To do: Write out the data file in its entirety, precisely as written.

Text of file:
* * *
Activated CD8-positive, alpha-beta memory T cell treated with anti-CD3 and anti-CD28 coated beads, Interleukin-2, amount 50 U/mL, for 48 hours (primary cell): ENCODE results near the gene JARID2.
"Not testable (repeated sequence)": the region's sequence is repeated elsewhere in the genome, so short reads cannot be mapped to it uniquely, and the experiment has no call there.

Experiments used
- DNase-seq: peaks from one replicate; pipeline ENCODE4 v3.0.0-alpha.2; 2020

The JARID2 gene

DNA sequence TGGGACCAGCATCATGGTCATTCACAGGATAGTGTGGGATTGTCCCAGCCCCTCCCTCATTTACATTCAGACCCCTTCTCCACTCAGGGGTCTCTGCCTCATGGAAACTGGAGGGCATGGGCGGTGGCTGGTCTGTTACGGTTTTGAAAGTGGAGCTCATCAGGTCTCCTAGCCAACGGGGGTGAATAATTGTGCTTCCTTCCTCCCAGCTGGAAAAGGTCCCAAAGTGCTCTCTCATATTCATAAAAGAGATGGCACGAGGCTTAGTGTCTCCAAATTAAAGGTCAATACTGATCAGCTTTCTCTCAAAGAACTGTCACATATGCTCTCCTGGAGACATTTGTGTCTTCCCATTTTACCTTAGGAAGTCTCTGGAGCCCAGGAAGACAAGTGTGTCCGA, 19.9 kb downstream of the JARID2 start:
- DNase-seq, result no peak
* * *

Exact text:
Activated CD8-positive, alpha-beta memory T cell treated with anti-CD3 and anti-CD28 coated beads, Interleukin-2, amount 50 U/mL, for 48 hours (primary cell): ENCODE results near the gene JARID2.
"Not testable (repeated sequence)": the region's sequence is repeated elsewhere in the genome, so short reads cannot be mapped to it uniquely, and the experiment has no call there.

Experiments used
- DNase-seq: peaks from one replicate; pipeline ENCODE4 v3.0.0-alpha.2; 2020

The JARID2 gene

DNA sequence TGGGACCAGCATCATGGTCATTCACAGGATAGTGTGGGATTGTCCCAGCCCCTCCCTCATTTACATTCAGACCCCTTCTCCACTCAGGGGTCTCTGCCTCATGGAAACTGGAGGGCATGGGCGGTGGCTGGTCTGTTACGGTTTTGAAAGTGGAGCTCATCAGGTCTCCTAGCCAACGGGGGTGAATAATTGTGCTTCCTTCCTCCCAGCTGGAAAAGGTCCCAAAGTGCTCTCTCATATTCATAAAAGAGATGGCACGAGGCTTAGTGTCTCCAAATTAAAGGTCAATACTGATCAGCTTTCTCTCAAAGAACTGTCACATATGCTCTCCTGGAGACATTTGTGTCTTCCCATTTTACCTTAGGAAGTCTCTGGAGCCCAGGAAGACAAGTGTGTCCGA, 19.9 kb downstream of the JARID2 start:
- DNase-seq, result no peak